I don’t think ID cards are the worst idea in the world. I remember the first time they were proposed, and the fears were that they might be weaponised as part of some Big Brother-style data collection racket – a clearly overblown notion cheerled by Baroness Chakrabarti and jumped on by a Conservative Party sick of sitting on the opposition benches.

Rolling out an compulsory ID card scheme today would be redundant when almost 85 per cent of people in England and Wales already have a passport. It would be expensive, too: if we’re going to need a card to do basic things like vote or get a job, then it makes sense for the government to shoulder the expense.

Meanwhile, life in the smartphone age has helped dilute any existential concern the public once had about personal data. At a click, we now give it away freely.

It’s true that, unlike most citizens on the continent, we don’t have the tradition of being required to carry an ID card; in 1952, Winston Churchill campaigned under the slogan "Set the people free" and his government abolished them. But a digital widget that we’d each keep on our smartphone? Who could disagree with that?

Starmer’s cabinet, apparently – even though Stephen Kinnock, when shadow immigration minister a year and a half ago, said that such a scheme would assure the public that “we have control of our borders”, and was being looked at “very, very carefully indeed”. Now the election is over, is someone trying to put Blair back in his box?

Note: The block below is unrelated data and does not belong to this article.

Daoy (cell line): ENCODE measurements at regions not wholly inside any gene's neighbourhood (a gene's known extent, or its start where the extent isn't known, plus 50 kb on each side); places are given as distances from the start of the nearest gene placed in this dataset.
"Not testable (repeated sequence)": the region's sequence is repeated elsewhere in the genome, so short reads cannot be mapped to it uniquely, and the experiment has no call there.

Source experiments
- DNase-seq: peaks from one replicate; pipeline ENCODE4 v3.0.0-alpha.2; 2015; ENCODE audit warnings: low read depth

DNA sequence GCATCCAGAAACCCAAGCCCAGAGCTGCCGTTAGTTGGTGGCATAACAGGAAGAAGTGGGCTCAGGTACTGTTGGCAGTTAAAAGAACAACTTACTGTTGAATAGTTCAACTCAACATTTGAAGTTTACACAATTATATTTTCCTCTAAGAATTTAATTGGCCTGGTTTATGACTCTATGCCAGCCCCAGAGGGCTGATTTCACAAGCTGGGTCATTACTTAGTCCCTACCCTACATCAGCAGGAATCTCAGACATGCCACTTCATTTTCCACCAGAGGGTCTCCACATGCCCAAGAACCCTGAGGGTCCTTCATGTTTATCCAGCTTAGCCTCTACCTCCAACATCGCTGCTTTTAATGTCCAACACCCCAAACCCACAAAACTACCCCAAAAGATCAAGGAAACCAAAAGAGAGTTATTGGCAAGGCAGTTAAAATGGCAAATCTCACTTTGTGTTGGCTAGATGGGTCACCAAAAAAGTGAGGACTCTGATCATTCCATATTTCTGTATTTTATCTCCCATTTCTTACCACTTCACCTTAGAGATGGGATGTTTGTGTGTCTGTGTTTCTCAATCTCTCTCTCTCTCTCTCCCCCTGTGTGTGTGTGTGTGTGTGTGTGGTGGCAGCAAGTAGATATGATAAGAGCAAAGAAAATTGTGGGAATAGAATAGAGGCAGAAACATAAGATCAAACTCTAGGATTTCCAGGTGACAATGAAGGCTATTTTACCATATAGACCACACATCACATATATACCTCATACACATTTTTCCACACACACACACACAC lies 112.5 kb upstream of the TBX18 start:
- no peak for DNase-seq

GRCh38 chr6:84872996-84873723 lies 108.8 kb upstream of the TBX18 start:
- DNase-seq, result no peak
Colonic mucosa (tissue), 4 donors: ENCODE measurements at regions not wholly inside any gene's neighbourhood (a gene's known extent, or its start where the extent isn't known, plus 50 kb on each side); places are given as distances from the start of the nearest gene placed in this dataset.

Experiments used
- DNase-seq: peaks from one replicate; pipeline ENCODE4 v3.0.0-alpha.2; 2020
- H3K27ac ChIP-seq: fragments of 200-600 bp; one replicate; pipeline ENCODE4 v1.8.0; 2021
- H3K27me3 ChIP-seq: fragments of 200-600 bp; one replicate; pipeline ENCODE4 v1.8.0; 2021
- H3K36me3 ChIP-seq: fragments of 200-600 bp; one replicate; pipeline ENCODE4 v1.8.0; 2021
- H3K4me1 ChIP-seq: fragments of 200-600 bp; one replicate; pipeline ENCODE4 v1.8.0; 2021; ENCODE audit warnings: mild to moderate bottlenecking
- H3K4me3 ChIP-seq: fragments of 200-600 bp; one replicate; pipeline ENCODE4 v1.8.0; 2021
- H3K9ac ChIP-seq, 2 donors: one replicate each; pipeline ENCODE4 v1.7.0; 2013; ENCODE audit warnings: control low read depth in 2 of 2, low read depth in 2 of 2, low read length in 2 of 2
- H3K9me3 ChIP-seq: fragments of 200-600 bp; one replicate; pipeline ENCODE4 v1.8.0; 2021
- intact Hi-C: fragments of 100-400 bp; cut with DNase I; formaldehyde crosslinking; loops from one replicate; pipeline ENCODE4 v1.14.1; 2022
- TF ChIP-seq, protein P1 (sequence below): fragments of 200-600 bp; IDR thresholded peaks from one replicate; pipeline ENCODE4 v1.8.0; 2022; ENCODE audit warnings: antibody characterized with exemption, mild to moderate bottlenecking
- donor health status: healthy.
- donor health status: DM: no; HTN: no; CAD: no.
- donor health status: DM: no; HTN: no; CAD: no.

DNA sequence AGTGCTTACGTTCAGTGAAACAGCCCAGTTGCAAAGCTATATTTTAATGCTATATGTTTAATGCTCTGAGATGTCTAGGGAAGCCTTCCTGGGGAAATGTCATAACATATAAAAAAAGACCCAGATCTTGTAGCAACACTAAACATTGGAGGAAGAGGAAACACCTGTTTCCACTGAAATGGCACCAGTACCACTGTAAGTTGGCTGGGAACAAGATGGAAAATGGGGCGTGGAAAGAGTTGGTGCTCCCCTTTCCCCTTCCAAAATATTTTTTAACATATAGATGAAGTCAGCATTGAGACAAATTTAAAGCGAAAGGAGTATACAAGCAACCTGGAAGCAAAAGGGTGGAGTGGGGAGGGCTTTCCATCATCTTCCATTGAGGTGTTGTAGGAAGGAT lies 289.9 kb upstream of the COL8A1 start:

As for the former PM’s cautioning that Starmer’s government needs to “avoid any vulnerability on wokeism”, that intervention has most definitely been ignored.

Today, the prime minister announced Anneliese Dodds would be one of two ministers for women and equalities. (For reasons known only to the PM, she will share the brief with education secretary Bridget Phillipson.) Dodds is expected to champion a Bill that will make it easier to change gender by allowing a single family doctor to sign off a gender recognition certificate, rather than a panel of doctors and lawyers.

Her appointment prompted JK Rowling to remind her millions of social media followers of the time the minister was asked on Woman’s Hour what is a woman, and replied: “Well, I have to say that there are different definitions legally around what a woman actually is…”

Dodds’ boss, Phillipson, was just as reticent during the election campaign: when asked which loo a trans woman with a penis ought to use, she refused to answer the question eight times.

Blair, however, is not so ideologically troubled. He declared with his whole chest that he was “definitely of the school that says, biologically, a woman is with a vagina and a man is with a penis”, and derided politicians that got themselves into “a muddle” over the issue.

It must be deflating for Blair to be held up as the platonic ideal of a Labour government, and then have his ideas cast aside within days of the new guys waltzing into his old gaff. I suspect that will be the last we hear from him for a while. Which, for a government of all the talents, will be Starmer’s – and our – loss.